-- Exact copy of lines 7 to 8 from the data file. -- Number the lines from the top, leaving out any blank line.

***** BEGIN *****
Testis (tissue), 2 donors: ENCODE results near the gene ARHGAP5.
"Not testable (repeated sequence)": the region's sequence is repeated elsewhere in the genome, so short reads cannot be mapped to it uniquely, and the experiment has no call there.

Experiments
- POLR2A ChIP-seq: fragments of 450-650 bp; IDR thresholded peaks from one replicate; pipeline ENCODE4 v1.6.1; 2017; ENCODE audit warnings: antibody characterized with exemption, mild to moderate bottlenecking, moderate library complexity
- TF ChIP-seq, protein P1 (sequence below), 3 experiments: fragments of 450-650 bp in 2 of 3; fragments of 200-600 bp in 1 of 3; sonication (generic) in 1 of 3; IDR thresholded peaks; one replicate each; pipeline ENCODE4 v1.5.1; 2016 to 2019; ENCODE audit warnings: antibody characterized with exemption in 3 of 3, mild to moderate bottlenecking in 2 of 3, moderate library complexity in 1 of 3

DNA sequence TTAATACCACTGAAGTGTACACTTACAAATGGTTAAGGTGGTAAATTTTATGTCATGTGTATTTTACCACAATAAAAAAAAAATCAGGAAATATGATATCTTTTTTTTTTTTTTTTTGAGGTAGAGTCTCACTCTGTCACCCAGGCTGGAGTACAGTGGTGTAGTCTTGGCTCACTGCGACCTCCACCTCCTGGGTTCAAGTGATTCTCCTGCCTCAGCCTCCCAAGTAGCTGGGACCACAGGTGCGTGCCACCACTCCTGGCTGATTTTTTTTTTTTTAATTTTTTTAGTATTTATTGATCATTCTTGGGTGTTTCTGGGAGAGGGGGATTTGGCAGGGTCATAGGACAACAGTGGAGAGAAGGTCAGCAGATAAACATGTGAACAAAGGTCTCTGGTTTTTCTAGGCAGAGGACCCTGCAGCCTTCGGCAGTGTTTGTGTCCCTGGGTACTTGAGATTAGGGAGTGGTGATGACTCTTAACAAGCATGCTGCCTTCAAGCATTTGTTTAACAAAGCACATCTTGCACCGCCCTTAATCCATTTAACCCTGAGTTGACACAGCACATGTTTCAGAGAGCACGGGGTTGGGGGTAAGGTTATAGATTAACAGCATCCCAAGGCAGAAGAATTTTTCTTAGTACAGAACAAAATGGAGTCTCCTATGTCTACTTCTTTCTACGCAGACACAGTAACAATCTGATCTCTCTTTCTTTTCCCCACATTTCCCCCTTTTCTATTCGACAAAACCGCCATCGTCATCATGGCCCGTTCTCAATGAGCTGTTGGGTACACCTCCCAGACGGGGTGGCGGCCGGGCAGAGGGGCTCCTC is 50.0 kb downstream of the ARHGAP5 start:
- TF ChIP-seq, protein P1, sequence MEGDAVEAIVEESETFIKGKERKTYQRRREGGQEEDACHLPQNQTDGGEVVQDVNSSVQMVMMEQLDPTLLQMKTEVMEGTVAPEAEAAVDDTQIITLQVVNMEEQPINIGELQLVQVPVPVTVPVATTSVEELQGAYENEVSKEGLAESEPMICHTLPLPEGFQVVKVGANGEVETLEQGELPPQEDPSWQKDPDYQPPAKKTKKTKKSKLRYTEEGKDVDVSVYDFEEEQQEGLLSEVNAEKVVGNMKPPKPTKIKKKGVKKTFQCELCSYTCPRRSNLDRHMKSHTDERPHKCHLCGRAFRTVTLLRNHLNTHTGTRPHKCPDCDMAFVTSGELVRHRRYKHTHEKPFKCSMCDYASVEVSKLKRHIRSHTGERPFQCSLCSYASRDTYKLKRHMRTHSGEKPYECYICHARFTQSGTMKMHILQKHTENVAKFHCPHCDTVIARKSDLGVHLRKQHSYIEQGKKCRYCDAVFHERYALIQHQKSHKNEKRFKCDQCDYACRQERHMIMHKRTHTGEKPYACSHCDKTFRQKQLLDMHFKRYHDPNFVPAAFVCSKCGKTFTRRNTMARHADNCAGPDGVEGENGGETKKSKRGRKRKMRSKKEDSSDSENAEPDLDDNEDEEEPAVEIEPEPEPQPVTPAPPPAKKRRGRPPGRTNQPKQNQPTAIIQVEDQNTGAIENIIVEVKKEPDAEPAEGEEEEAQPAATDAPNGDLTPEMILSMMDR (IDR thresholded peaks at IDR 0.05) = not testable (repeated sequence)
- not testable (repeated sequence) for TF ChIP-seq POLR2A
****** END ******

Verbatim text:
- TF ChIP-seq, protein P1, sequence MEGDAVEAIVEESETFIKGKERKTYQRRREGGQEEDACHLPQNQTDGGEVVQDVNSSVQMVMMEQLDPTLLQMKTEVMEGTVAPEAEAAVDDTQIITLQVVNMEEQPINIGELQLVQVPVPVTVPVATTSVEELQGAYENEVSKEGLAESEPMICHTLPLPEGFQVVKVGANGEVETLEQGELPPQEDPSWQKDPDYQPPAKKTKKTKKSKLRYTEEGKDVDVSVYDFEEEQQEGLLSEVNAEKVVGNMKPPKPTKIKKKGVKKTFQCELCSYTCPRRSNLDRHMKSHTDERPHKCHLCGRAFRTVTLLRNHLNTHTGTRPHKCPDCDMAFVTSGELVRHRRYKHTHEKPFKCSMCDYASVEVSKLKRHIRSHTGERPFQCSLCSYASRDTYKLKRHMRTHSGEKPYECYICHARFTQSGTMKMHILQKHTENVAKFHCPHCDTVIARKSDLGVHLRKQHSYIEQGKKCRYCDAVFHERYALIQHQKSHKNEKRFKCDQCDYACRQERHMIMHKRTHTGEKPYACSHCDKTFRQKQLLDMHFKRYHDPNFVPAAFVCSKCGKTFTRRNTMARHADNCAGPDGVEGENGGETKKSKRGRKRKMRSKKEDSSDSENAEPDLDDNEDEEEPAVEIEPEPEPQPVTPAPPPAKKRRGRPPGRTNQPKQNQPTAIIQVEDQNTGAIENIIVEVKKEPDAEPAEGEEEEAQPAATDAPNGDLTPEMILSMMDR (IDR thresholded peaks at IDR 0.05) = not testable (repeated sequence)
- not testable (repeated sequence) for TF ChIP-seq POLR2A